The species is fondly known as the “dumbo” octopus, named after Dumbo the flying elephant for the large, floppy, ear-like fins on the side of its head.
It was spotted on Sept. 13 by a remotely operated research vessel. According to the NPR post, the octopus was found on a seamount — which are cone-shaped underwater land formations that are remnants of old volcanoes — in the Papahanaumokuakea Marine National Monument in the northwestern Hawaiian islands.
They’re rarely spotted, living at such low depths, and Live Science reported that even researchers were thrilled to see it on the livestream: “Oh, look at the flappy ears!” said one, along with another who added, “I’ve never seen one before.”
Researchers aren’t sure which of the 15 species of dumbo octopus this particular one is, but many have two unique features in common — their “dumbo” fins and their surprising lack of an ink sac, one of the commonly known features of octopuses.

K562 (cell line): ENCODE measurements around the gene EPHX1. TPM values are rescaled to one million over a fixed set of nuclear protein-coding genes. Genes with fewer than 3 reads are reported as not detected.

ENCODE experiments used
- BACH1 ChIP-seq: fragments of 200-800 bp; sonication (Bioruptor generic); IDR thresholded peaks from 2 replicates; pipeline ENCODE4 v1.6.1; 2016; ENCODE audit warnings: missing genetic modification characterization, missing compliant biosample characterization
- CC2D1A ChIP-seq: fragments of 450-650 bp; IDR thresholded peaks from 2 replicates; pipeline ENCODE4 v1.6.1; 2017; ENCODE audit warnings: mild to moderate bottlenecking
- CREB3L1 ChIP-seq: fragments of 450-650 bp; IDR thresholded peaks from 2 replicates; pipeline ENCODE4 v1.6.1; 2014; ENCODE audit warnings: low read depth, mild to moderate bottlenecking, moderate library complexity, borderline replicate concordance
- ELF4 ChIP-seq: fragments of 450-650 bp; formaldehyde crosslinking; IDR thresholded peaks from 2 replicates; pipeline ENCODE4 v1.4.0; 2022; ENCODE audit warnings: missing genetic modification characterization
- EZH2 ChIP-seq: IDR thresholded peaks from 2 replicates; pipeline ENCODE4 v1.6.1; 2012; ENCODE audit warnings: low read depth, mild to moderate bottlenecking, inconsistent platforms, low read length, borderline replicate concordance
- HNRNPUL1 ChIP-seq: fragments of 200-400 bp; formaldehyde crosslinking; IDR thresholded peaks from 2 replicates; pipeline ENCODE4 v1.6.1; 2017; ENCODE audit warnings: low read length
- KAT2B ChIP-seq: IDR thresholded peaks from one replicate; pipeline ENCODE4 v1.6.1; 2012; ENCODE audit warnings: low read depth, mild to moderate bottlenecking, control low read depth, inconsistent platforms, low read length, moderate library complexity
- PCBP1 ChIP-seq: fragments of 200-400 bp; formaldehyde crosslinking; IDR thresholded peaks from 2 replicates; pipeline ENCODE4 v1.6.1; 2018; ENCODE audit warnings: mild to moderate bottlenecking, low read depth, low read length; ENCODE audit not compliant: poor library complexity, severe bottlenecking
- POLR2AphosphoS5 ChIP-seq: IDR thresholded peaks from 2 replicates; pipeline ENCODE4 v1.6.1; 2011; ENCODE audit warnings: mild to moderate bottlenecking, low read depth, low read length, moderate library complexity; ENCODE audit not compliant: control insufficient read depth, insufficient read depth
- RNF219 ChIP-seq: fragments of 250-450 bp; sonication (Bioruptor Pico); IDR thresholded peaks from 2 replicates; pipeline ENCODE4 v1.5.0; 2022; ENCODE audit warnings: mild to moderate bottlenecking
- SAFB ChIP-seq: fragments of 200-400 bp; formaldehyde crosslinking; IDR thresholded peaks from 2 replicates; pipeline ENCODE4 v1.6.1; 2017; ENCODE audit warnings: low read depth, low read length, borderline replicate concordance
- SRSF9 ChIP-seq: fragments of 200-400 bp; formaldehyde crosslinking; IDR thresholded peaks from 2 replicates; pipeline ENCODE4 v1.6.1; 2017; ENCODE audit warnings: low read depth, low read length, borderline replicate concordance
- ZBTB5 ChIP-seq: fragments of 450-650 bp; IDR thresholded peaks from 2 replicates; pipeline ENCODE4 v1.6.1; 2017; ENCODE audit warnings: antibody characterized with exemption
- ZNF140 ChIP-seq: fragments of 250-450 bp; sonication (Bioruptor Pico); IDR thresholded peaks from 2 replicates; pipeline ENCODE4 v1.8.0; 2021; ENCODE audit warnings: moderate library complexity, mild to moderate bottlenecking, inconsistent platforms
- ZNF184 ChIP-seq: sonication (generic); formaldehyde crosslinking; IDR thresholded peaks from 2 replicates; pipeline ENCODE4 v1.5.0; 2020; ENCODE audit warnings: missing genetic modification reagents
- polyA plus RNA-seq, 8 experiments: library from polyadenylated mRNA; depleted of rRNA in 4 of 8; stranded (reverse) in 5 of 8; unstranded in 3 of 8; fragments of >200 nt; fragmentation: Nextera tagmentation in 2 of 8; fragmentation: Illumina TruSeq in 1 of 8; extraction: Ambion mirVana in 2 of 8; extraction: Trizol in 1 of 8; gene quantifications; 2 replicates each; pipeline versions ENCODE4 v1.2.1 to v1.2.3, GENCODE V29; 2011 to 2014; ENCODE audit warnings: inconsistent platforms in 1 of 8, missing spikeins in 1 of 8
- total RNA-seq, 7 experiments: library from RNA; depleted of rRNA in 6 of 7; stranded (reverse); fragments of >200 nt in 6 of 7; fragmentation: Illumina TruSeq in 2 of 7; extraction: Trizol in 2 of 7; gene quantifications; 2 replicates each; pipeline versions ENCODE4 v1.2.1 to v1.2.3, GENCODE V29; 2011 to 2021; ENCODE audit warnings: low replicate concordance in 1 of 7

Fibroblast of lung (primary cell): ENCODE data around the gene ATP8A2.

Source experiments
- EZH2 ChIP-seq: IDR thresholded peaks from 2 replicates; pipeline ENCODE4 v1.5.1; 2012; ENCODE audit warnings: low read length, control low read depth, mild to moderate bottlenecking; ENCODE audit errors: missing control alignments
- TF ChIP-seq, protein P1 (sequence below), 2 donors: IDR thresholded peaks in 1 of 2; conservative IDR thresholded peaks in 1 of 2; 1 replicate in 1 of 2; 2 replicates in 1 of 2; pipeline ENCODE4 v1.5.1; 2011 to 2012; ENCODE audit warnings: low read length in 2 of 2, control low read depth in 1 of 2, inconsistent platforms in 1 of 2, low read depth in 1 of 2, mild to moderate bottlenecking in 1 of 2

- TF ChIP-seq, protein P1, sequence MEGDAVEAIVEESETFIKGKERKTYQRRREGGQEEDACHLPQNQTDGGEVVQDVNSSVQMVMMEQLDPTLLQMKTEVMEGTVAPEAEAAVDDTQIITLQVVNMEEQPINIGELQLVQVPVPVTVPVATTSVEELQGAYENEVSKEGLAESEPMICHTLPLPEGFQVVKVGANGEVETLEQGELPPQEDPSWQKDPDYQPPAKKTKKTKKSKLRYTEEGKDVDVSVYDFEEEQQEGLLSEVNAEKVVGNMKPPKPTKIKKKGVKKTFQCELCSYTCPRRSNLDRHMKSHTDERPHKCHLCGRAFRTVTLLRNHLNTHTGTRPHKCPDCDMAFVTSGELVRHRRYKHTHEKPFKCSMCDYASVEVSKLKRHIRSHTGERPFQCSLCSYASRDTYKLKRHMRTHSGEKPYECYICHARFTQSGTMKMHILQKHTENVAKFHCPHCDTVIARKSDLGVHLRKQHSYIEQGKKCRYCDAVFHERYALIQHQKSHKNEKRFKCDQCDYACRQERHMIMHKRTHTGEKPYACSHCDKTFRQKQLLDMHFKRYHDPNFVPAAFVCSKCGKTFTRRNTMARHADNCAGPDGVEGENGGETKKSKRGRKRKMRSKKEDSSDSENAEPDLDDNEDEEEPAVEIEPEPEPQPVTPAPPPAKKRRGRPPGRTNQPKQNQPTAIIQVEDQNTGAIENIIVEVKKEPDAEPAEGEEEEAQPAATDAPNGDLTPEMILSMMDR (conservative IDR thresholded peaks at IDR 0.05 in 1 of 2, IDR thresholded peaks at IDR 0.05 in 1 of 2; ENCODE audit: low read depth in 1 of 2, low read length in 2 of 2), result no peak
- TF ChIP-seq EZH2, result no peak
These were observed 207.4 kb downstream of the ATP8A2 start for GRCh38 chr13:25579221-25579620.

Dumbo octopuses don’t need ink sacs because they live so far below the surface that it’s incredibly dark anyway — the ink sacs wouldn’t do them any good. They use their dumbo fins to move through the water as well as a unique internal organ called a siphon, which shoots out jets of water to propel the octopus.
For scientists and ocean lovers alike (and maybe those who are freaked out by the ocean and want to know what’s down there), discovering new species is fascinating and exciting.
From a conservation standpoint, finding any new species or subspecies leads to increased information about the animal. This means there will be a better understanding of its role in the ecosystem, the challenges it may face, and how to help if it becomes endangered.
Viewers of NPR’s post were entertained and fascinated with the funny-looking sea creature.
“This is what I want to be for Halloween,” joked one user, while another pointed out how stunning the find really is. “This is why I don’t understand the fascination with aliens,” they wrote. “We’ve already got some pretty strange and beautiful creatures roaming the Earth and sea.”
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